Month: December 2009

Robots taking over from PCs — ASUS preps educational EeeBot Android | Electronista

PC maker ASUS has plans to develop and build an educational robot for kids, the EeeBot, that would run on the open-source Android operating system from Google. According to a Wednesday report, the project will be sponsored by the Taiwanese government to promote Android. A government website describes the project as an affordable robot, with all hardware and software tweaking performed by ASUS.

Robots are the new new thing. Combines robots, one of my favorite PC appliances (the EEE), and the mobile phone revolution. I’m in geek heaven -can’t wait for Christmas in two years …

Food for thought for the virtual desktop community – Most Popular Featured Desktops of 2009 – Lifehacker (via @technologygeek)

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Food for thought on the future of the desktop experience – beautiful hand crafted desktop themes. Seems a shame to even think about running applications … unless equally elegant.

Would any of these play well/poorly in a ‘virtual desktop’ world, or are they so different to the traditional windows/OSX desktop that they just fail?

http://lifehacker.com/5429064/most-popular-featured-desktops-of-2009

Neato robot vac challenges the Roomba with laser and SLAM – needs circular saw attack

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‘Neat’ advance in robot vac state of the art. Whereas roomba uses the minimalistic approach pioneered by Rodney Brookes, the Neato uses a much more traditional ‘big robotics’ approach, with laser positioning and explicit mapping. For an overview see the Wired Gadget lab article at: http://www.wired.com/gadgetlab/2009/12/neato-vacuum-cleaner

Interesting to compare the ‘gadget geek’ article in wired with the press release from an undoubtedly more technical background – talking with enthusiasm about use of the SLAM algorithm, http://www.neatorobotics.com/pr_12_16_2009.html “The Neato XV-11 is the first mapping robot with intelligent path planning and cleaning. Using RPS Technology, the Neato XV-11 has a 360-degree view of a room, allowing it to map the details including walls, furniture, doorways and other obstacles up to four meters away. Unlike other cleaning robots that randomly bounce around a room, the Neato XV-11 maps the room with its RPS Technology. It then methodically cleans floors using SLAM (simultaneous localization and mapping) technology and path planning algorithms to outline the area to clean and then fully clean within the space in a back-and-forth pattern.”

The Australian Conference on Robotics and Automation (http://www.araa.asn.au/acra/acra2009/) had a bunch of papers on extending/applying SLAM. I also understand that these lasers and presumably SLAM were heavily used (pioneered?) in the DARPA autonomous vehicle challenges.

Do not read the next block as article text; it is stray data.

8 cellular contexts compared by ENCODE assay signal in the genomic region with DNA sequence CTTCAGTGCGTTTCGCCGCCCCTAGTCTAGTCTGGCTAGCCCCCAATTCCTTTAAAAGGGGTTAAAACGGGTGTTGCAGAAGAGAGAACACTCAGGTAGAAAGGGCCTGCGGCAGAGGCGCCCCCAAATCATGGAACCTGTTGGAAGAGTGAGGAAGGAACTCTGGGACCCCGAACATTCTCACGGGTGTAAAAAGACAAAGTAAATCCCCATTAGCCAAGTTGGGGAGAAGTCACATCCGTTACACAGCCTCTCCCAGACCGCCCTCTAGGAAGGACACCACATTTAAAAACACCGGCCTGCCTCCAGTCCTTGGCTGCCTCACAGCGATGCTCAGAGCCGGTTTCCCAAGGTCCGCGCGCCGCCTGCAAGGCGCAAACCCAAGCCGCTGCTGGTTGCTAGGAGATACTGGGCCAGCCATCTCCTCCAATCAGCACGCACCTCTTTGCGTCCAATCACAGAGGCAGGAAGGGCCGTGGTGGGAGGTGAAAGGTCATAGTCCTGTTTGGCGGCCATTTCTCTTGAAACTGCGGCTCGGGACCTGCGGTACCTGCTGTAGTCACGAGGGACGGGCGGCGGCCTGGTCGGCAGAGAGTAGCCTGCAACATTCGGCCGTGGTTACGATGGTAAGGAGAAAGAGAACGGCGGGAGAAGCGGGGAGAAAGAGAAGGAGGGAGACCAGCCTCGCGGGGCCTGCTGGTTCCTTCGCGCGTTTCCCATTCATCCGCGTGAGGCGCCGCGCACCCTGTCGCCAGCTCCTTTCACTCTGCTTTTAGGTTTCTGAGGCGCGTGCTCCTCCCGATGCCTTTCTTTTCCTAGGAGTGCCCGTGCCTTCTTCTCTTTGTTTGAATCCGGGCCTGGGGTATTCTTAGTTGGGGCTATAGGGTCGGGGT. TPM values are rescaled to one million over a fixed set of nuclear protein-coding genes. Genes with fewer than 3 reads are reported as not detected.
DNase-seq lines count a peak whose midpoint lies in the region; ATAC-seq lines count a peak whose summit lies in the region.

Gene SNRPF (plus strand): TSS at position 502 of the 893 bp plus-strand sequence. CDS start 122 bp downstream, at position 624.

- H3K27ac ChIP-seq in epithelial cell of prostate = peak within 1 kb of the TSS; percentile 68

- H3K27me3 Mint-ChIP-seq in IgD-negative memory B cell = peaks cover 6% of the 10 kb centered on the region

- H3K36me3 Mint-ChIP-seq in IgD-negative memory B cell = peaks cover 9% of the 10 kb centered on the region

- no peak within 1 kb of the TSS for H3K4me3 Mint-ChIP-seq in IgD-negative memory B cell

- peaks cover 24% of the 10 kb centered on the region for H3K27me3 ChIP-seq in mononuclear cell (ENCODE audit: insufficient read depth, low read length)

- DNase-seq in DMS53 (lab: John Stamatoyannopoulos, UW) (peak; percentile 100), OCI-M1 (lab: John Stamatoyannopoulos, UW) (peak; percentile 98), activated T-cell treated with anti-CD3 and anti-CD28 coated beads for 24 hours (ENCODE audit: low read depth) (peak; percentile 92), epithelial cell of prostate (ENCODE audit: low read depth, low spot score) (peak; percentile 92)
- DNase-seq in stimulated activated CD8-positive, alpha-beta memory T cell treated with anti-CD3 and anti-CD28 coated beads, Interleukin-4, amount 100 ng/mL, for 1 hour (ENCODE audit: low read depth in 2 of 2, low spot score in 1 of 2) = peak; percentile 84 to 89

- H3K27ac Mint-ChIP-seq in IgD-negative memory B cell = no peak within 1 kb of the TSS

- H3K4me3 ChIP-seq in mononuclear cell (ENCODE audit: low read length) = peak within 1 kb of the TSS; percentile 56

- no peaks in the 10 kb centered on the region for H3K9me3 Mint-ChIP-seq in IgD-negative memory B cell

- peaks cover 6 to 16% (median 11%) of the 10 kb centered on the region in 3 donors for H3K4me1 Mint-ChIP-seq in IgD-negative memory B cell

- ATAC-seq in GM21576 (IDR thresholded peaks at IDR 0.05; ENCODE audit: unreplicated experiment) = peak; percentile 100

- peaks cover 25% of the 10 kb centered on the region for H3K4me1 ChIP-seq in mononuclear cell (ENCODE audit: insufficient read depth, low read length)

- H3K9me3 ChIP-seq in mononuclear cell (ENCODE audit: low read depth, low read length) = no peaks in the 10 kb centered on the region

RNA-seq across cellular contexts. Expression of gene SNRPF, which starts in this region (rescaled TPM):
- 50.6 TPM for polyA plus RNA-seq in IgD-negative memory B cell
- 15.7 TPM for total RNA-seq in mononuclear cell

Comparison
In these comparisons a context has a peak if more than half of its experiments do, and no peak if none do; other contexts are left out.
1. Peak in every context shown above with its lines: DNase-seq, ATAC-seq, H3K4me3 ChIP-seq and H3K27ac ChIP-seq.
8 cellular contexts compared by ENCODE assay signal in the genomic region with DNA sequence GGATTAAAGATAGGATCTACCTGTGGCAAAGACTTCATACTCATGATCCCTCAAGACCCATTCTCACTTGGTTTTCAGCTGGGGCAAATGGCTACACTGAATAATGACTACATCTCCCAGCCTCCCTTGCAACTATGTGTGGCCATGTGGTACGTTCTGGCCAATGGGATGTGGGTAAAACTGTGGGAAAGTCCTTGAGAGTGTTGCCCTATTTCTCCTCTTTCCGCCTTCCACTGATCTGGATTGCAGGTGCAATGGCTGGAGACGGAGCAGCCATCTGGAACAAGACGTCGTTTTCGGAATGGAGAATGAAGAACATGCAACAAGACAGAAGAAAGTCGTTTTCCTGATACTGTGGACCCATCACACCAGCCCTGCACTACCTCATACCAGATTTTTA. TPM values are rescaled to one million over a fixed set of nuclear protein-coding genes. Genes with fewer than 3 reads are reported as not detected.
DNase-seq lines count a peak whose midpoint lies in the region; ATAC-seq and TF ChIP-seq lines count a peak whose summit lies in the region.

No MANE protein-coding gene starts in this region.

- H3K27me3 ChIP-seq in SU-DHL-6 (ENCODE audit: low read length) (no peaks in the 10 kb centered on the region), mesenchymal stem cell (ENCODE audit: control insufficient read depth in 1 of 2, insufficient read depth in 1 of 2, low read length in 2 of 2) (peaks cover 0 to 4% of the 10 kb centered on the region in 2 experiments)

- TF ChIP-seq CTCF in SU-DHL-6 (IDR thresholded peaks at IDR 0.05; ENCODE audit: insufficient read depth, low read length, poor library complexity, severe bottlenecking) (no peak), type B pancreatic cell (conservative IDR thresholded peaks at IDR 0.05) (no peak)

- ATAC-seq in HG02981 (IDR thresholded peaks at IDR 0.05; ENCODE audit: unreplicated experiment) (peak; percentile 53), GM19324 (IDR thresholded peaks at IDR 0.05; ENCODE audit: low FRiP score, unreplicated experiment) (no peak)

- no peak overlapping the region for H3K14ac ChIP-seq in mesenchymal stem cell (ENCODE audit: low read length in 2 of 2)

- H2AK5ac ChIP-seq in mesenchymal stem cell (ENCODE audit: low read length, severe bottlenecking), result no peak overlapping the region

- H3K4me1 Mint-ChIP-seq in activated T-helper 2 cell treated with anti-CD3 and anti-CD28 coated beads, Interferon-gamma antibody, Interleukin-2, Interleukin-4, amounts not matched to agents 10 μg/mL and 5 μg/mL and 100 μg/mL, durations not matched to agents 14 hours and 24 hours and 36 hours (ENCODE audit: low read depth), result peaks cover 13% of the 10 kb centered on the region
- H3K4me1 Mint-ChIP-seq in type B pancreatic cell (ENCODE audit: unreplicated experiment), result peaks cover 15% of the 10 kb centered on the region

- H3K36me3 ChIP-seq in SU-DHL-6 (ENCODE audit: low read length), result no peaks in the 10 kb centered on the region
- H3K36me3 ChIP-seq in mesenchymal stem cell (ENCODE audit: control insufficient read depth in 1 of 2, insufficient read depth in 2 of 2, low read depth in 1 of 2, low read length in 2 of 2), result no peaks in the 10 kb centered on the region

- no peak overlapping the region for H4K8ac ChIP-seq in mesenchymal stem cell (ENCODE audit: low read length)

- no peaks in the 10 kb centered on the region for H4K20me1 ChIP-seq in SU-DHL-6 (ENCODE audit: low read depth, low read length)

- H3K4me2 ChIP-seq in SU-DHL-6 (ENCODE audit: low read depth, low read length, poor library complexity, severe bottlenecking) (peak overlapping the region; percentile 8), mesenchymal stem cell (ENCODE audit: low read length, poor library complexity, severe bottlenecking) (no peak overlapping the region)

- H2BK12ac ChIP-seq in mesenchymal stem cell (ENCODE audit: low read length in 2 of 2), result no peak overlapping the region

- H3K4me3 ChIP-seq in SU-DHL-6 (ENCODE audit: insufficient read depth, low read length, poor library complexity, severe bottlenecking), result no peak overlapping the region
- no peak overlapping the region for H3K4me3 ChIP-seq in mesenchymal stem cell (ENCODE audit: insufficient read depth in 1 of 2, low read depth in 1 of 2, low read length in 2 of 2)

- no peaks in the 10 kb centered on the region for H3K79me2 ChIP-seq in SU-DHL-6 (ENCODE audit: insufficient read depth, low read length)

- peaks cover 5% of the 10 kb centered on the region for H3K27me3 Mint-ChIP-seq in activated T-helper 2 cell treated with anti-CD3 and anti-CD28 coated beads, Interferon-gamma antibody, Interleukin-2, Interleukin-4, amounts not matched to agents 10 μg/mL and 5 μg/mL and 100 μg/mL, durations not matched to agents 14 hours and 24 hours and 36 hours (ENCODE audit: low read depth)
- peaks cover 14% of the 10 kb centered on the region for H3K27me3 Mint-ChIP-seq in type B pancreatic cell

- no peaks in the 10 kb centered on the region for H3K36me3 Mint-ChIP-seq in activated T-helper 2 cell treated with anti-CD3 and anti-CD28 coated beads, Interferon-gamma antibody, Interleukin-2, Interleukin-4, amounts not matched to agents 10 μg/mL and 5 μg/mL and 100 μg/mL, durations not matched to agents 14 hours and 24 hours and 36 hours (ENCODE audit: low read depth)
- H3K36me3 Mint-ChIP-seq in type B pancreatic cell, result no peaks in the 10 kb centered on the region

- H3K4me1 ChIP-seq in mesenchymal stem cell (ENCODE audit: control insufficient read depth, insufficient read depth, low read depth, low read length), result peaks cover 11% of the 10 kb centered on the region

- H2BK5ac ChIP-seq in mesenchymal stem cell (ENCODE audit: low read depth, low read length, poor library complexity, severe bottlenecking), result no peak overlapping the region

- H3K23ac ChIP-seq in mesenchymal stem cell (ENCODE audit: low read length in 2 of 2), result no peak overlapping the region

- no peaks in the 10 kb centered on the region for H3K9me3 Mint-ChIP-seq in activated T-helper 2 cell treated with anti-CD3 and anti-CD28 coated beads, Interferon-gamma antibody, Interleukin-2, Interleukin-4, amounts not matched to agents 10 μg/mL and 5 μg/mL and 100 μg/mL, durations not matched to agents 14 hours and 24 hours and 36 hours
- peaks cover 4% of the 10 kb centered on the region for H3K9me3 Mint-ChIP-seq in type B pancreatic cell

Great article – "There’s nothing native about young peoples engagement with technology" Danah Boyd

… But there’s one cliche in particular that annoys Danah Boyd: the “digital native”.

“There’s nothing native about young people‘s engagement with technology,” she says, adamantly.

The Microsoft researcher, who has made a career from studying the way younger people use the web, doesn’t think much of the widely held assumption that children are innately better at coping with the web or negotiating the hurdles of digital life. Instead, she suggests, they’re pretty much like everyone else.

“Young people are learning, they’re learning about the social world around them,” she says. “The social world around them today has mediated technologies, thus in order to learn about the social world they’re learning about the mediated technologies. And they’re leveraging that to work out the shit that kids have always worked out: peer sociality, status, their first crush.”

(http://www.guardian.co.uk/technology/2009/dec/09/interview-microsoft-research…)

What other common, but incorrect, views do we hold about the internet?
How else does the technoutopian view miss the mark?

Important questions for anyone who cares about the longer term.

Now I need three smartphones

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This is an interesting approach to the mobile device, ergonomics over all other considerations – will be interesting to see market response.

Is this a continuum from Else (elegant ergonomics and basic smartphone), though iPhone (emotional appeal and apps, but additional UI complexity to deal with apps) up to Android (mixed levels of UI/device elegance, but with higher levels of freedom to customize, applications).

Regardless … I _need_ all three.